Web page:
PTSW has the same goal. The goal is to aggregate a critical mass of RDF data so that other web services, softwares, etc, can be developed over that data.

    The idea is to aggregate the maximum of document, and to easily, and effectively, distribute them to any body.

    That way, if you create a new social web service that explicit relationship amongs people, you could request all FOAF documents from PTSW and than playing with that data to explicit the relationship among people, explicits social networks, etc.

    Yah, this is probably most about letting people easily creating mashups using structured data.

    Hope this explanation make things clearer?

    Salutations,

    Fred

  3. Thanks a lot for the explanation, but I still do not understand how this service could be useful for me. I’m working on some kind of SemanticWeb browser/editor myself and I just don’t see how I could use this ptsw.com service. I also haven’t heard about weblogs.com before.
    If some application needs a central list of RDF resources to function — it is simply broken!
    Why RDF providers should register themselves in a global repository? Why RDF consumers should contact you to check whether some RDF data has been updated?
    Keeping a track of updated RDF data makes absolutely no sense to me. Do you have a list of updated files on your hard drive? Why would somebody need such a list? If some service keeps track of some RDF data, it can check itself (thanks Web!) and no service in between is needed for this.
    I’m terrible sorry as it looks that I’m missing something very important.
    I just want to understand how people use your service.

    P.S. Would it be possible to make this “Your Comment” textarea bigger than 5 lines?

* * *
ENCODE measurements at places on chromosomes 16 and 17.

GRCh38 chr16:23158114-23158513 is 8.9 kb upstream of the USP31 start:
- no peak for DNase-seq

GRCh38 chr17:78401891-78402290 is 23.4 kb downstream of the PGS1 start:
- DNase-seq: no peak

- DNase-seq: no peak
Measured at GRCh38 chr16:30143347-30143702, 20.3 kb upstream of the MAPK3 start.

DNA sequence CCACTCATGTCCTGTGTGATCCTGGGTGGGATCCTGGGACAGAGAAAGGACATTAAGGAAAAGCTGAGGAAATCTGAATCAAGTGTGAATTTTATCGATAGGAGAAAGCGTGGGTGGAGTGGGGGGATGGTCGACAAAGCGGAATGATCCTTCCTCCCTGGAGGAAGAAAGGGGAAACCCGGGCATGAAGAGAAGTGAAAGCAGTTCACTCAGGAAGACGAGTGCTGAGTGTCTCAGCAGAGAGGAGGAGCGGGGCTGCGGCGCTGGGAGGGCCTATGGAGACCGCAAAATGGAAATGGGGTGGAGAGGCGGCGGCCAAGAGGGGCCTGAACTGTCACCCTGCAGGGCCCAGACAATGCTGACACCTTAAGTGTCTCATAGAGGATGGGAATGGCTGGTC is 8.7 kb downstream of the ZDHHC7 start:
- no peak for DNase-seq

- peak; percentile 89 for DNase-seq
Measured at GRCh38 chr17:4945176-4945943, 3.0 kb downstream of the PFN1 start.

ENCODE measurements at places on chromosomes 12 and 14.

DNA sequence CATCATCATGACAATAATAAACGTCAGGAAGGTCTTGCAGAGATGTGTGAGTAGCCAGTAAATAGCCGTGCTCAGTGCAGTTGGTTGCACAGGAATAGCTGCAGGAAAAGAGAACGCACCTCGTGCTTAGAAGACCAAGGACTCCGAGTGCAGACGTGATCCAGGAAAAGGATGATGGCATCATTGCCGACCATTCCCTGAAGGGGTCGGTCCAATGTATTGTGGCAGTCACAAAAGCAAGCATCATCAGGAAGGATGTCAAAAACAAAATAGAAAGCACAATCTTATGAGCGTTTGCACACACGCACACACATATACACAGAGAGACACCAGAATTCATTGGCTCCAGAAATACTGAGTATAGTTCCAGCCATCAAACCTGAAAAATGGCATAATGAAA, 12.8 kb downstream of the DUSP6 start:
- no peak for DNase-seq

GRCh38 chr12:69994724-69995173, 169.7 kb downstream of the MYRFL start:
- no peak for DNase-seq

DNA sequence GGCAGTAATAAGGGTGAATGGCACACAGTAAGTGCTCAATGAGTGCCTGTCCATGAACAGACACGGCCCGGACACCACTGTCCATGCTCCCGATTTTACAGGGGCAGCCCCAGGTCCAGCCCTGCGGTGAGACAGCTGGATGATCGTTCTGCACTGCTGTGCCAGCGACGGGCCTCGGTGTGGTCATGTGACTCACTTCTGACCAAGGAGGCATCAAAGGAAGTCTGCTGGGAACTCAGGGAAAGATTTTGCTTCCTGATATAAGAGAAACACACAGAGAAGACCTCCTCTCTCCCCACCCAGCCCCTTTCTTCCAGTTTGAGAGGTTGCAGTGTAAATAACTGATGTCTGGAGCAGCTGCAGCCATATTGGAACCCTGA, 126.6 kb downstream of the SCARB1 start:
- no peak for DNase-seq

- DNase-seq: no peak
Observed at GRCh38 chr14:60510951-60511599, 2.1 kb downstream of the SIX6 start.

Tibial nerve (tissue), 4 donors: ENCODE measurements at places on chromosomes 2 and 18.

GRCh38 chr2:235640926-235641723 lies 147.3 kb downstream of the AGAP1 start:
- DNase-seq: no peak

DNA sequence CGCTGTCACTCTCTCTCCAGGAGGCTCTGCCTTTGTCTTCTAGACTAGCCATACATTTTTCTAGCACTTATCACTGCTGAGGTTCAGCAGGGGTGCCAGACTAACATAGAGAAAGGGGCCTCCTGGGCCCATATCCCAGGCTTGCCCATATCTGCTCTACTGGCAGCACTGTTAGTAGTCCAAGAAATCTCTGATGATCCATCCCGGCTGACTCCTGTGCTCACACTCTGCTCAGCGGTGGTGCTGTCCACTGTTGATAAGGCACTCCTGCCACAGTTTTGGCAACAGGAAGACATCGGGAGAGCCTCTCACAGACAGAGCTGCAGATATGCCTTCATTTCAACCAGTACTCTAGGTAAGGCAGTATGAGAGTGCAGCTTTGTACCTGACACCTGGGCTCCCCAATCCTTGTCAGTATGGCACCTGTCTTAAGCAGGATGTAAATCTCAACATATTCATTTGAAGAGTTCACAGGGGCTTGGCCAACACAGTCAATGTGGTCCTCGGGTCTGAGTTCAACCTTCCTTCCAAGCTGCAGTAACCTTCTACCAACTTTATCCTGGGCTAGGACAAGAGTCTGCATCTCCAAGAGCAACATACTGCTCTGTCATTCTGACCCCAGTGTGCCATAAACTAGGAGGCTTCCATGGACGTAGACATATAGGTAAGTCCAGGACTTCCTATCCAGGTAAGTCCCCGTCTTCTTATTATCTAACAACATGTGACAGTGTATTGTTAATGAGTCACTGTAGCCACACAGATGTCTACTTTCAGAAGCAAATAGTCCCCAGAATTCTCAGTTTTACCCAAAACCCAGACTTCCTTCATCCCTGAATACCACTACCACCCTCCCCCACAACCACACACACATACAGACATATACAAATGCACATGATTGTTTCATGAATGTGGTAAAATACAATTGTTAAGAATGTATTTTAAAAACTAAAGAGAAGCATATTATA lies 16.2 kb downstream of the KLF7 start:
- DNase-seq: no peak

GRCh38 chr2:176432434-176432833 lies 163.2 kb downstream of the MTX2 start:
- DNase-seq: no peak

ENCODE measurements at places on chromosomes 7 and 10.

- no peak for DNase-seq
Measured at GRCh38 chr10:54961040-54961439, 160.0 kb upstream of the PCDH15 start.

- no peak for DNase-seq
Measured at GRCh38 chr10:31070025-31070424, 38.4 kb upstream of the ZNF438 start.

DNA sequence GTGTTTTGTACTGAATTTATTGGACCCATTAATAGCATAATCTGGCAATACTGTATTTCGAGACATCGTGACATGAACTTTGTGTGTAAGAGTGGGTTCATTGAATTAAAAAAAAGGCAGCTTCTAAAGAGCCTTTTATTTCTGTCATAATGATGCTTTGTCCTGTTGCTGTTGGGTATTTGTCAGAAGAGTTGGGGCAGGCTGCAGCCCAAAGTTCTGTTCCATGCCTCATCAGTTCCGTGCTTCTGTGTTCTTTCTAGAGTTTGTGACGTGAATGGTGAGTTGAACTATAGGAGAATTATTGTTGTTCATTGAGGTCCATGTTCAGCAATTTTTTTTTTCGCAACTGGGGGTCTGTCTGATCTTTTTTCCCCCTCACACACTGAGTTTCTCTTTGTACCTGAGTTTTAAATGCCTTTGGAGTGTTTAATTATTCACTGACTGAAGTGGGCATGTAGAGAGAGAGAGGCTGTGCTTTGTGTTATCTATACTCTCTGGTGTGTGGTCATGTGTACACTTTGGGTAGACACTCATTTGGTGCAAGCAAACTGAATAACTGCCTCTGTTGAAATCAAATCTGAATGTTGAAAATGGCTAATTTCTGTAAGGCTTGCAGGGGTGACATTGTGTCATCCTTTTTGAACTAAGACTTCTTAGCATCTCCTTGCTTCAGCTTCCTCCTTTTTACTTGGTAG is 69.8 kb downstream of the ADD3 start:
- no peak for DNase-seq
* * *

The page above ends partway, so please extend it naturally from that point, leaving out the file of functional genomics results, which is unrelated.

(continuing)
4. Hi Alexander,

    Okay, do you need RDF data for your browser? (for production or testing purposes). If you need RDF documents, where do you find you these documents? Are you aggregating them manually?

    If you would like to create a SIOC browser that would explicits some things with only communities, where would you find your SIOC data?

    Swoogle crawl the web since a year or two and got about 1.2 millions of RDF documents. As a developer, do you have that much time, and that much resources to do that?

    This is what PTSW is all about: helping people to find RDF documents.

    How do you find a web page? You probably use a search engine, and it is probably Google, Yahoo or MSN Search. If a page is not indexed by one of them, will you be able to find it? I doubt. I think it is the same thing with the semantic web.

    Or you find documents by browsing them (following relations (links)) or you go to the RDF document repository such as PTSW.

    I think that SW community need such a service, so people will spend less time trying to find SW documents.

    If it better explained that way?

    PS: I’ll check that for the comment box height 🙂

    Take care,

    Fred

  5. OK, so this PTSW is supposed to be a part of a future SemanticSearch service. That’s cool, because I can clearly see a need for the SemanticSearch.

    I wish you all the best and good luck!

    With kind regards,
    Alexander

  6. Hi Alexander,

    Eventually yes (check one of my last blog post that talks about the SPARQL endpoint). But the first goal of PTSW is to help people developing application using RDF technologies. And it will help them by giving them easily access to thousands (and eventually millions) of RDF documents.

    Thanks for your questions,

    Take care,

    Fred